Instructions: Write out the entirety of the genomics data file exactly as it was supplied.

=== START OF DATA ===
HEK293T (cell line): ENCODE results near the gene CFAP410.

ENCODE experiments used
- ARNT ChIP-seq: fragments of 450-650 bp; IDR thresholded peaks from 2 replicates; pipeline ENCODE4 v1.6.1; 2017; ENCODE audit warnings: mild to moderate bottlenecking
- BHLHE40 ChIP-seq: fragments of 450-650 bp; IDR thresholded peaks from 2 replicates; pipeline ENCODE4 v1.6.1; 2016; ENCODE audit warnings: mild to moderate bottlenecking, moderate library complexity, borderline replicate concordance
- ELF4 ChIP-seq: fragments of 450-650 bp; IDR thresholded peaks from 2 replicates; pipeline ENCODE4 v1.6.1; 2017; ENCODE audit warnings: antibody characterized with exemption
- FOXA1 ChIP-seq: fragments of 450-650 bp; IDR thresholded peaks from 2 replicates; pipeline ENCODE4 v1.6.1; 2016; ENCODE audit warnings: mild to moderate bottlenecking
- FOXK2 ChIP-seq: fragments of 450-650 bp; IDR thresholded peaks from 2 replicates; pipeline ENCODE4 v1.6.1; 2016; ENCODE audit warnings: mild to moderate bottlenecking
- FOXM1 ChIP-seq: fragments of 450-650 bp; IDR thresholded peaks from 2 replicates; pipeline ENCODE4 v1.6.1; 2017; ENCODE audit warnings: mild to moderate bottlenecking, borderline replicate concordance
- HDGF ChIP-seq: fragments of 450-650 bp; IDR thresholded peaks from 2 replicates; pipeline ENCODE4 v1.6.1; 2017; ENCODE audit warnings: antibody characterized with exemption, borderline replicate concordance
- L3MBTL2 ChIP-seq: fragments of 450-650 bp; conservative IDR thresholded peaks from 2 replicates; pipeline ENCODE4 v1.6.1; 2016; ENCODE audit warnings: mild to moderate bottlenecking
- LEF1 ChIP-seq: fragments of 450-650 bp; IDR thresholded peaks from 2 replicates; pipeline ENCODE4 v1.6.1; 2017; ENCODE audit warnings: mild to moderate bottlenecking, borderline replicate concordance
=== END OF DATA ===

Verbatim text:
HEK293T (cell line): ENCODE results near the gene CFAP410.

ENCODE experiments used
- ARNT ChIP-seq: fragments of 450-650 bp; IDR thresholded peaks from 2 replicates; pipeline ENCODE4 v1.6.1; 2017; ENCODE audit warnings: mild to moderate bottlenecking
- BHLHE40 ChIP-seq: fragments of 450-650 bp; IDR thresholded peaks from 2 replicates; pipeline ENCODE4 v1.6.1; 2016; ENCODE audit warnings: mild to moderate bottlenecking, moderate library complexity, borderline replicate concordance
- ELF4 ChIP-seq: fragments of 450-650 bp; IDR thresholded peaks from 2 replicates; pipeline ENCODE4 v1.6.1; 2017; ENCODE audit warnings: antibody characterized with exemption
- FOXA1 ChIP-seq: fragments of 450-650 bp; IDR thresholded peaks from 2 replicates; pipeline ENCODE4 v1.6.1; 2016; ENCODE audit warnings: mild to moderate bottlenecking
- FOXK2 ChIP-seq: fragments of 450-650 bp; IDR thresholded peaks from 2 replicates; pipeline ENCODE4 v1.6.1; 2016; ENCODE audit warnings: mild to moderate bottlenecking
- FOXM1 ChIP-seq: fragments of 450-650 bp; IDR thresholded peaks from 2 replicates; pipeline ENCODE4 v1.6.1; 2017; ENCODE audit warnings: mild to moderate bottlenecking, borderline replicate concordance
- HDGF ChIP-seq: fragments of 450-650 bp; IDR thresholded peaks from 2 replicates; pipeline ENCODE4 v1.6.1; 2017; ENCODE audit warnings: antibody characterized with exemption, borderline replicate concordance
- L3MBTL2 ChIP-seq: fragments of 450-650 bp; conservative IDR thresholded peaks from 2 replicates; pipeline ENCODE4 v1.6.1; 2016; ENCODE audit warnings: mild to moderate bottlenecking
- LEF1 ChIP-seq: fragments of 450-650 bp; IDR thresholded peaks from 2 replicates; pipeline ENCODE4 v1.6.1; 2017; ENCODE audit warnings: mild to moderate bottlenecking, borderline replicate concordance